These rose trees are more resistant to pests than other roses, but caterpillar, slugs, and beetles can defoliate this plant, and nutrient sucking pests like aphids, mites, thrips, and scale can cause problems. Neem oil and horticultural soaps will eliminate minor issues while heavy infestations can be treated with pesticides. Try to identify the pest you have in order to use the ideal treatment and get the best results. Local extension agents can help identify these types of problems and even offer the best solutions for your area. https://nifa.usda.gov/Extension/ Read about how to protect plants from insects and disease here.
Sorry, guys, deer will nibble on the flowers and sometimes even the leaves of your Knockout Rose tree so protect it with repellent or deer resistant plants in deer heavy areas.
Salt and Pollution
Good news! Knock Out Roses are salt and pollution tolerant. Consequently these tree roses thrive in cities and coastal areas.
Knock Out Rose standards only reach about 5 feet tall and about 3-4 feet wide. Plant your rose trees at least 4 feet apart to give them plenty of room to show off their individual beauty.
Because these trees are rose canes grafted to a Knock Out shrub you cannot prune them back to 12 inches like you do with regular Knock Outs. I have heard many suggestions for over-wintering rose trees. The best option is to heavily mulch the roots to protect them. The trunk can be protected by using something like foam pipe insulation (basically small pool noodles) or wrapping them in burlap. Try to cover as much of the trunk and graft as possible. Spraying dormant oil will prevent insects from over-wintering with your protected plant. This is probably only necessary in zone 5, but it certainly won’t hurt in zone in a cold zone 6. Containers in zone 5 and 6 should definitely be protected in winter.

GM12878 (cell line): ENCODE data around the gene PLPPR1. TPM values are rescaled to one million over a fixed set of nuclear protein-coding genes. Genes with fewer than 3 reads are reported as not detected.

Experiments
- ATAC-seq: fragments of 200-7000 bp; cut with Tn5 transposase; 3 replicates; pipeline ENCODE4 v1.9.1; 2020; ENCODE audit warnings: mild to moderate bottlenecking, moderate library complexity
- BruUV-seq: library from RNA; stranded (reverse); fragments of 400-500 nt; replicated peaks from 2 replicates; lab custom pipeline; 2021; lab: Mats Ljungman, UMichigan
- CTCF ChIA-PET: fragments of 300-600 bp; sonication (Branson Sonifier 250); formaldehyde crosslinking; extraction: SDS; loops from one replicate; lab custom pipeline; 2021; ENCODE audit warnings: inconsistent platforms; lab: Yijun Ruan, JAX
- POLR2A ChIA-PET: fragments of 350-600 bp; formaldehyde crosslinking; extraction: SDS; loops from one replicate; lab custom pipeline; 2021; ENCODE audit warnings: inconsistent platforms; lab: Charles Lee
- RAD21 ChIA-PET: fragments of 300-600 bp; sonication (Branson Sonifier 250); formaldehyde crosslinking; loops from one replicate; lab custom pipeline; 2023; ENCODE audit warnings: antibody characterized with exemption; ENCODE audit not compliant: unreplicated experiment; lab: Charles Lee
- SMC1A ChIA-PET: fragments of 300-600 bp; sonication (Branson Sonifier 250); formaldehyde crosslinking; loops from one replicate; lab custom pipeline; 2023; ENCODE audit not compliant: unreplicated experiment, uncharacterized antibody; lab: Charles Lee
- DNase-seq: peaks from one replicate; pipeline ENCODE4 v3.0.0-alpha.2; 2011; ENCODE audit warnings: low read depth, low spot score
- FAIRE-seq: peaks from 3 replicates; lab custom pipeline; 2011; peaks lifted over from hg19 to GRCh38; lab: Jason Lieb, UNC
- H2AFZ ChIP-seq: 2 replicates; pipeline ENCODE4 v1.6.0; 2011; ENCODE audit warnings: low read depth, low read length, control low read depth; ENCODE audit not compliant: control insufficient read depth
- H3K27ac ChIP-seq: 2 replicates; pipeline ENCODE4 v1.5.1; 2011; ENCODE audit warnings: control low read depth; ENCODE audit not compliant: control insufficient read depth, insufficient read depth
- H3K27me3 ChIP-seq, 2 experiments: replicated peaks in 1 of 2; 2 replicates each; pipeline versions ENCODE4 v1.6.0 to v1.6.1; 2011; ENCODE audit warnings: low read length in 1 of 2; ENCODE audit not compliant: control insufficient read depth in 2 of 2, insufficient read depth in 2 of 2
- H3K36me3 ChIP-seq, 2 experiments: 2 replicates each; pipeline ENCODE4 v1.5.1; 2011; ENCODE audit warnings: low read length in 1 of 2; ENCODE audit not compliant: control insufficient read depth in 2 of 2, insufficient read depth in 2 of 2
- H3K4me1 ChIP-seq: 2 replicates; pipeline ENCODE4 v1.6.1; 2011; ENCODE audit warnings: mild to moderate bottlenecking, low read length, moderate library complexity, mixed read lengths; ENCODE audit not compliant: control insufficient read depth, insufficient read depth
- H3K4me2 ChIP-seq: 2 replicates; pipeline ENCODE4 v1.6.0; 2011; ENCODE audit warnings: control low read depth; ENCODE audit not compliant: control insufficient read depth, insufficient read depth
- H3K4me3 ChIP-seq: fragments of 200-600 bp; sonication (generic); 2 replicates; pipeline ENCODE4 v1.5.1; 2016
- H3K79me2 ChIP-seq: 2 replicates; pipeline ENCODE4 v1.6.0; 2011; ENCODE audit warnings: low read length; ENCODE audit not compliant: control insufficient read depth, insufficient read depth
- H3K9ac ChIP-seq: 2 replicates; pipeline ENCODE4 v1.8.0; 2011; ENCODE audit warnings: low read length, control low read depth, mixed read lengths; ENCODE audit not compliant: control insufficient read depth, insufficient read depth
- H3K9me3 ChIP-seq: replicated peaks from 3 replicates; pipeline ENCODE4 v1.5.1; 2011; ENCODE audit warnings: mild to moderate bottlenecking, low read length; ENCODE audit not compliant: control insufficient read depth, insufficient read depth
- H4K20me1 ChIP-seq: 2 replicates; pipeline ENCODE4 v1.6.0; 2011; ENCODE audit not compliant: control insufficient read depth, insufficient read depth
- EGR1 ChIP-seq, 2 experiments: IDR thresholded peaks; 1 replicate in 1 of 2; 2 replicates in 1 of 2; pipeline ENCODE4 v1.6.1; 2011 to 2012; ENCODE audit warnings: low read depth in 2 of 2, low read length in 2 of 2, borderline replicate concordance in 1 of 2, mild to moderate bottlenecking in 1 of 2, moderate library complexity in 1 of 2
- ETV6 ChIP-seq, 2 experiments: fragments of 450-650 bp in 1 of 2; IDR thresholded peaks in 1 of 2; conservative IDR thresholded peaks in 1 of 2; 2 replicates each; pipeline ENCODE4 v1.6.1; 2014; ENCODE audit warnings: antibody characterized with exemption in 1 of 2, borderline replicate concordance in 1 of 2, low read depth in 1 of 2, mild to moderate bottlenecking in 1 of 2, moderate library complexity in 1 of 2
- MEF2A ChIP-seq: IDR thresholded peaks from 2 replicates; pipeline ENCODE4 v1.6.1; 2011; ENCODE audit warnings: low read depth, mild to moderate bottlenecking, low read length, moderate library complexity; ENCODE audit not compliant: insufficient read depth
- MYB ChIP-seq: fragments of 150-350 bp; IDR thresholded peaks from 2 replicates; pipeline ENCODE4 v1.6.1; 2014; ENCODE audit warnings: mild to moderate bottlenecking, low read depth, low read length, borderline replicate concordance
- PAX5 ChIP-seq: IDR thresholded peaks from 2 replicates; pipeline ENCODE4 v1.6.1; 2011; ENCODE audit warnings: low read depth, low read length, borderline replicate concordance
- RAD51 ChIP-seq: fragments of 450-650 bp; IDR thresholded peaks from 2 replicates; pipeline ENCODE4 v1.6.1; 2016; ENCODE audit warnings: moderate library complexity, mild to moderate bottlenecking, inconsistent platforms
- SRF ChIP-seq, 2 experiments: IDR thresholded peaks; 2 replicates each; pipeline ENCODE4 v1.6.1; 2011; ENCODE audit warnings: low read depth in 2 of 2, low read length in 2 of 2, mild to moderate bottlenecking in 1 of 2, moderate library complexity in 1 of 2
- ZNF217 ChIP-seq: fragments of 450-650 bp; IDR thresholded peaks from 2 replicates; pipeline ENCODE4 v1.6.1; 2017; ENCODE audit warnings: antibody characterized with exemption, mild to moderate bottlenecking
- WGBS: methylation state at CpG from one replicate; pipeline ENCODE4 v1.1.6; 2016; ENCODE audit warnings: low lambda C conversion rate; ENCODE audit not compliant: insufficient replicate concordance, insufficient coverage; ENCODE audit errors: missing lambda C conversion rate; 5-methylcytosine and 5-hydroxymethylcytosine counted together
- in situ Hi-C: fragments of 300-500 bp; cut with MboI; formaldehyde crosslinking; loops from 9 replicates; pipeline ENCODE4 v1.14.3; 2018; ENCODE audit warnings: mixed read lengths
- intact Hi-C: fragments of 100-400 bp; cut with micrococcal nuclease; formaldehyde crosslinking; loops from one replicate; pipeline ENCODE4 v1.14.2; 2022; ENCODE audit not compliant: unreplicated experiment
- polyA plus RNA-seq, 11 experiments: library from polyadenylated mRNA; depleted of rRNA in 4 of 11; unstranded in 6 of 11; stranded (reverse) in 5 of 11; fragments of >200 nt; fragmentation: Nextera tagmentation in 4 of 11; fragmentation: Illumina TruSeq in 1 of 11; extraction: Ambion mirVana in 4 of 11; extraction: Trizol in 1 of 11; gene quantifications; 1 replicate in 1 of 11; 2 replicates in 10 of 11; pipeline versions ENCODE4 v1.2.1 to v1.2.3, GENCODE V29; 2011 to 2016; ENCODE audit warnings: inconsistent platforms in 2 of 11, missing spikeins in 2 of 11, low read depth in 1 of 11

When planting your Knock Out Rose tree in containers always keep in mind your plant will not have the protection it does in the ground. So, don’t expect a Knock Out Rose tree to survive in a container in a zone 5 without any protection in winter. Even in a zone 6 it is a good idea to offer some winter protection when you have your rose tree in containers. Moving your rose tree into a garage or shed is a good option.
Offer the same conditions as recommended for ground planting, but use a good potting medium. This offers the proper aeration, water holding capacity, and drainage you need. Be sure the pot you choose drains well. It is crucial to fertilize your containerized rose tree more often than a rose tree in the ground. We recommend using a balanced, slow release fertilizer in early spring, summer, and fall for you Knock Out Rose planter. Your Knock Out will thrive with good drainage however it will require more water that a Knock Out planted in the ground. Check the soil moisture with your finger, and water when the soil begins to dry below 1 inch.
Knock Out Rose Trees in the Landscape
The Knock Out rose tree is a perfect focal or specimen tree in a yard, a mixed bed, or garden. Combining your rose tree with Knock Out Rose shrubs and Drift Roses adds loads of color, endless blooms, and a stunning look. Try planting a single or double Knock Out Rose tree on each side of your front door or entryway for a beautiful welcome home. The Knock Out Rose tree is even gorgeous in containers in front of your home, on your patio or deck. Those with small, urban yards can have the classy tree they want in the shrub size they need.
Because of its compact size the possibilities are endless with the Knock Out Rose tree. The dwarf flowering tree increases property value and adds color, beauty, and unique appeal. Oh and these pretty plants attract butterflies and hummingbirds so you'll have even more beauty and life in your yard or garden!